Roth's trial commenced on March 10, 1992, and was submitted to the jury on April 22. The jury returned a verdict of guilty on all three counts. The court imposed an exceptional sentence of 600 months on the murder count.


Roth contends that the trial court erroneously admitted testimony relating to Roth's marriage to Janis Miranda Roth and the circumstances of her death, arguing that the evidence was inadmissible under ER 404(b).

Below, the State argued that the evidence was relevant for purposes other than to prove Roth's character, including proof of scheme or plan, proof of motive, proof of distinctive modus operandi, to rebut a claim of accident, and under the doctrine of chances. A summary of the evidence presented by the State is as follows.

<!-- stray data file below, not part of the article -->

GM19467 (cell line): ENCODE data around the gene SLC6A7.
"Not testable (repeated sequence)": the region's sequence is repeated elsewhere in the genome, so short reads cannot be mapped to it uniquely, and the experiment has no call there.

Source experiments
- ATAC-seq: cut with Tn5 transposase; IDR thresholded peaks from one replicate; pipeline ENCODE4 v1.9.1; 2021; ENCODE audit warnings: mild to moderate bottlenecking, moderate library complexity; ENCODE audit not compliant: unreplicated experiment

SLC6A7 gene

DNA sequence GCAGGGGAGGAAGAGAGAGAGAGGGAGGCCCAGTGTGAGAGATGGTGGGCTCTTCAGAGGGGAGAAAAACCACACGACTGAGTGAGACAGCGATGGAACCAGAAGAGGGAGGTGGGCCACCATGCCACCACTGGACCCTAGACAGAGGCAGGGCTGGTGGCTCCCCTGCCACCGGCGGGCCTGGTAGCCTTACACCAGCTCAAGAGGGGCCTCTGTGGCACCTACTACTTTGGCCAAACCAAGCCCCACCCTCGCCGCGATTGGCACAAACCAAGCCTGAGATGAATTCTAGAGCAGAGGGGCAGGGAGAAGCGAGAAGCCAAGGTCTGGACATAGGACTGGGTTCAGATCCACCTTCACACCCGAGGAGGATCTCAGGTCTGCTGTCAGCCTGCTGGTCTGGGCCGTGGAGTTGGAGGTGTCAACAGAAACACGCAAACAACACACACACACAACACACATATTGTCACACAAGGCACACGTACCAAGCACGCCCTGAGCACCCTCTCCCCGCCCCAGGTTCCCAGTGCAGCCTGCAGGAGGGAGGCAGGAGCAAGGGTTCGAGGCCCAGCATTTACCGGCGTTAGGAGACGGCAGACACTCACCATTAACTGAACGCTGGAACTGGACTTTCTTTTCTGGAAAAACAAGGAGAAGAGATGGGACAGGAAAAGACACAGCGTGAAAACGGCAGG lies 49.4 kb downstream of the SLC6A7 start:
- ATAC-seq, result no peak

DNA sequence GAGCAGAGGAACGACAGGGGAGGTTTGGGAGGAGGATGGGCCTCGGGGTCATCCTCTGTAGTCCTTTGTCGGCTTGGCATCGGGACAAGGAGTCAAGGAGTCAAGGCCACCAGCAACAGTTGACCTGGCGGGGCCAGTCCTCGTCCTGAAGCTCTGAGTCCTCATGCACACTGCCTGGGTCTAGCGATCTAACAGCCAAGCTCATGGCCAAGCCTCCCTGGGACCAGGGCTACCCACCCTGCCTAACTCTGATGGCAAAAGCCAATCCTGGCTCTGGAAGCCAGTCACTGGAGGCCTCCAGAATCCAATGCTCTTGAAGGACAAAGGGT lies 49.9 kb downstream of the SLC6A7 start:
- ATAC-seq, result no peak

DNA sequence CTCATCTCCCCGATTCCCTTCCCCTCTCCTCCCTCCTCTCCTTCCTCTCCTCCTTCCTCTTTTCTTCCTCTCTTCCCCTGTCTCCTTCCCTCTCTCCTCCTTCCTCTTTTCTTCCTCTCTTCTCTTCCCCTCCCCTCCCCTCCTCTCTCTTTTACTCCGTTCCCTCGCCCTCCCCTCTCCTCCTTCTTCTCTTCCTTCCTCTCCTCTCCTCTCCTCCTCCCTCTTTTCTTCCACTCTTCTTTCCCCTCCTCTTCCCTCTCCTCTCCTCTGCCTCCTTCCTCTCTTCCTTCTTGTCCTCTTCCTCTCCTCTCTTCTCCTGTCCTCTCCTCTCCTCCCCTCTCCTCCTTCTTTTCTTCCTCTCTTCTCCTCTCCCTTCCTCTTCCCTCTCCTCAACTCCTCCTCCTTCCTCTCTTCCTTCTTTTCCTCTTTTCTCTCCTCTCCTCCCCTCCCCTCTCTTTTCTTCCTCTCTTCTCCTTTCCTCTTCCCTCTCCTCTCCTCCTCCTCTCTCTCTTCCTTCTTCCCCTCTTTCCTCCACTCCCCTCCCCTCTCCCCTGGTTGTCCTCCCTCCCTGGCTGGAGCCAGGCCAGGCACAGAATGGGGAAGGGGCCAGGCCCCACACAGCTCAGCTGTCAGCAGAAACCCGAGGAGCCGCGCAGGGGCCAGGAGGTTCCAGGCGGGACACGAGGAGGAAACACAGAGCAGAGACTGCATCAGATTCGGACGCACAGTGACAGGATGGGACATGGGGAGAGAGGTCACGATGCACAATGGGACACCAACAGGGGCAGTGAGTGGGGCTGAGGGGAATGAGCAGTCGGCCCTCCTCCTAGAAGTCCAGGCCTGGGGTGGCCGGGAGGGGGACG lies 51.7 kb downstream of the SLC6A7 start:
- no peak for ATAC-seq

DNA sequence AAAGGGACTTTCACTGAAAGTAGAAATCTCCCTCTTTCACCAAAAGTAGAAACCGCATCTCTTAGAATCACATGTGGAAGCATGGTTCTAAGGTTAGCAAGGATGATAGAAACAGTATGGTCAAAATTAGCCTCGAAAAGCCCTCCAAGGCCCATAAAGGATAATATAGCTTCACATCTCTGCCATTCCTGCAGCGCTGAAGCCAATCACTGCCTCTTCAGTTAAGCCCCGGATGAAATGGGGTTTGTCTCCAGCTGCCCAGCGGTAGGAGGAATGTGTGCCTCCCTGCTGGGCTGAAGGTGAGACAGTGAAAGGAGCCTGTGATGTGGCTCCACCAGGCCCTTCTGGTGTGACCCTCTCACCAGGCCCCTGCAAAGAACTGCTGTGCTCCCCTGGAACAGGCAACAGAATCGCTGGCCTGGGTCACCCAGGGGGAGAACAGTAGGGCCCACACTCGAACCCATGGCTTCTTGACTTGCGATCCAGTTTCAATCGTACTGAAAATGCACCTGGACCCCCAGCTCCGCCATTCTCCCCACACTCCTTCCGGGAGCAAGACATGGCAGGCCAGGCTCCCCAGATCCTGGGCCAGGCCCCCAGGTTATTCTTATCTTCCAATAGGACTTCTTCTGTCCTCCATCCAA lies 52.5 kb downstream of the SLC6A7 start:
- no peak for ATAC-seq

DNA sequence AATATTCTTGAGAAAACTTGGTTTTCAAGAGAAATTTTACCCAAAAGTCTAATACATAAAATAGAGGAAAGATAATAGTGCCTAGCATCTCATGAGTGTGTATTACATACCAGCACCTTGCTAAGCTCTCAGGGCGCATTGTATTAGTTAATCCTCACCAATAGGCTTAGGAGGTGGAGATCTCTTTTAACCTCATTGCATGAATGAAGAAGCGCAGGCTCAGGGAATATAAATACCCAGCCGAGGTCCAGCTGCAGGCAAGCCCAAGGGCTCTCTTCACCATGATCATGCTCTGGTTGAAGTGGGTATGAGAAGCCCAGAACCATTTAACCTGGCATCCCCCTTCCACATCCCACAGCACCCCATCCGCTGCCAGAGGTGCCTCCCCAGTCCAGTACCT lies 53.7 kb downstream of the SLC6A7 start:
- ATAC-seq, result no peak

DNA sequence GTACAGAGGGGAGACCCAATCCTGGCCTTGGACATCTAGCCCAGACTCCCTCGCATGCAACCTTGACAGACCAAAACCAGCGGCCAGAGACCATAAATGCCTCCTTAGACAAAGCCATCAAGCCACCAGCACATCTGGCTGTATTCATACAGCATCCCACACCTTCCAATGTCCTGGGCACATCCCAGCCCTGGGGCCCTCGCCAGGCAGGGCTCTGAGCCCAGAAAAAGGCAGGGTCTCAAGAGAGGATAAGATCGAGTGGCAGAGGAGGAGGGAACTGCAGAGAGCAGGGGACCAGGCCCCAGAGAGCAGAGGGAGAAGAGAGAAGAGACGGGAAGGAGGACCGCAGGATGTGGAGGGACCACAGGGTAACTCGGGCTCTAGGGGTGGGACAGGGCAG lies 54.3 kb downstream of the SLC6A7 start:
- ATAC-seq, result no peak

In 1981, after a very short courtship, Roth married Janis Miranda, a single mother of an 8-year-old girl. A $100,000 life insurance policy on Janis Roth's life went into effect on November 7, 1981. On November 27, Janis Roth died from a 300-foot fall from Beacon Rock in Skamania County. Roth made numerous conflicting statements as to whose plan it was to visit Beacon Rock that day and about the circumstances of Janis' fall. Investigators found no physical evidence at the scene consistent with someone slipping or falling off the trail and did not believe that the scenario described by Roth was consistent with the location of the fall identified by Roth. There was evidence that the relationship was not going well and that Roth had made certain inferentially incriminating statements to a friend. Specifically, Tim Brocato testified that shortly before the incident Roth had asked whether Brocato could ever kill his wife. After the incident, when Brocato asked about what had happened, Roth stated that he didn't want to tell Brocato something he would have to lie about. Roth did not notify any close friends or relatives of Janis' death, and acted as if nothing had happened after Janis died. The morning after she died, a Saturday, Roth called the insurance agent who sold the policy on Janis Roth's life to discuss receipt of the proceeds. The agent advised Roth that he would have to wait until Monday morning. Within days of the death, Janis Roth's daughter was returned to her natural father in Texas; she received no portion of the insurance proceeds, and Roth applied for and collected the daughter's Social Security benefits for several months.